I have labeled data set (with only 2 classes) and I'm trying different clustering algorithms with different variations of similarity measures (which creates different distance matrixes that I give as input to the different clustering algorithms).

In order to select the best pair of clustering algorithm and similarity function I'm comparing the labels with the clustering results. I read about Adjusted rank index, Normalized mutual information and Adjusted mutual information. ARI make sense to me, however, I'm not sure what actually the two others are doing.

  1. Can you please explain the motivation behind the three? What are the differences?
  2. Which one is recommended to use in which scenario?
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    One metric that isn't leveraged often enough wrt cluster solutions is out-of-sample fit. In other words all of the metrics mentioned are based on calibration information and, in that sense, are optimistically biased. That said, Lachenbruch was perhaps the first to suggest leave-one-out cross-validation for use in linear discriminant analysis. There's no reason LOOCV can't be generalized to cluster comparison as well. – DJohnson Apr 18 at 13:57
up vote 0 down vote accepted

If the labels are known then you can evaluate the clustering procedure with Silhouette Coefficient. The silhouette value is a measure of how similar an object is to its own cluster (cohesion) compared to other clusters (separation). The silhouette ranges from −1 to +1, where a high value indicates that the object is well matched to its own cluster and poorly matched to neighboring clusters. If most objects have a high value, then the clustering configuration is appropriate. If many points have a low or negative value, then the clustering configuration may have too many or too few clusters. The silhouette can be calculated with any distance metric.

  • thanks, what about the metrics I mentioned? when calculated against the labels of course (how similar is my clustering to the ground truth labeling) - are those good measures also? – Userrrrrrrr Apr 19 at 6:15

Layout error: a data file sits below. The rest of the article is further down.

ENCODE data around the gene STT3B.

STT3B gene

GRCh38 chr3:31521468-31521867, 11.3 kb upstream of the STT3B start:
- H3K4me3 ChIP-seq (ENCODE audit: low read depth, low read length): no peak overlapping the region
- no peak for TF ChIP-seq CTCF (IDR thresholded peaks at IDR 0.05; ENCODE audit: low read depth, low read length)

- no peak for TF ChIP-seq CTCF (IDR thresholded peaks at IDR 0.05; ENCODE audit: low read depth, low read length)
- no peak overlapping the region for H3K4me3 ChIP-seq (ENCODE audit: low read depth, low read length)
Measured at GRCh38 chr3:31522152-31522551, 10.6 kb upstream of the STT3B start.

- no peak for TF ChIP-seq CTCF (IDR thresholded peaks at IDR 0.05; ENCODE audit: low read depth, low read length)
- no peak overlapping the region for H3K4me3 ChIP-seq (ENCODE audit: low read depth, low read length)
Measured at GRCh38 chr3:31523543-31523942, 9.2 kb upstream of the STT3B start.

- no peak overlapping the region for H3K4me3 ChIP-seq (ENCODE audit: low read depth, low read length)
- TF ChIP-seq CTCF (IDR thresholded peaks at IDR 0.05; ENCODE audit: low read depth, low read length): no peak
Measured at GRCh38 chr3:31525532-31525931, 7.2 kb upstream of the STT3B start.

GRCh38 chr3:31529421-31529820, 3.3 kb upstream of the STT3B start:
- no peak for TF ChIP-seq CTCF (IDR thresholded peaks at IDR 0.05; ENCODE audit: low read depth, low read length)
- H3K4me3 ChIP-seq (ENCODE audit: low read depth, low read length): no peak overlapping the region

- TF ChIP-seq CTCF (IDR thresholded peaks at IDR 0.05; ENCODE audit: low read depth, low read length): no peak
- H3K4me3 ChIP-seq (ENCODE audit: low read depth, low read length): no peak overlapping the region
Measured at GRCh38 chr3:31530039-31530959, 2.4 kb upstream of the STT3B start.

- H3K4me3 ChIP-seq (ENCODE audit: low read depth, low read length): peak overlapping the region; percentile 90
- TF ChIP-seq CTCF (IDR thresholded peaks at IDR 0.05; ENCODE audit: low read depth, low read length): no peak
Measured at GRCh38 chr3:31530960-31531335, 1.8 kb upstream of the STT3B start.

• Adjusted Rand Index is a measure of the similarity between two clusterings and it is applicable even when class labels are not used. At the case you are describing it has meaning if you compare the clustering you are taking after perfoming an algorithm as k-means, with the cluster formed according to the true labels. Mutual Information measures the agreement of the two clusterings, ignoring permutations. Adjusted Mutual Information is normalized against chance. ARI and AMI although they are measures of similarity against chance, they are not equivalent since they use different theory. – Christos Karatsalos Apr 19 at 20:09
  • Thanks, this is what I'm doing exactly.regarding "Mutual Information measures the agreement of the two clusterings, ignoring permutations" - what do you mean by ignoring permutations? can you explain a bit? thanks – Userrrrrrrr Apr 21 at 12:04

These measure try to quantify the agreement of two clusterings using Shannon information.

Roughly, how many bits information of the second clustering to you learn from every bit of information you get to know of the first clustering.

  • thanks, I still not completely understand the difference between the three. It sounds to me as all three goal is the same (how similar two clustering solutions) but technically each one calculated a bit different and results might differ in the final conclusion. meaning, I should just pick up one to go with when comparing. but which one is the most common? – Userrrrrrrr Apr 19 at 6:18
  • Yes, same goal. But NMI uses Shannon information, Rand doesn't. So make sure you have understood information. Adjustment is just a rescaling to get 0 for random results. – Anony-Mousse Apr 19 at 6:27

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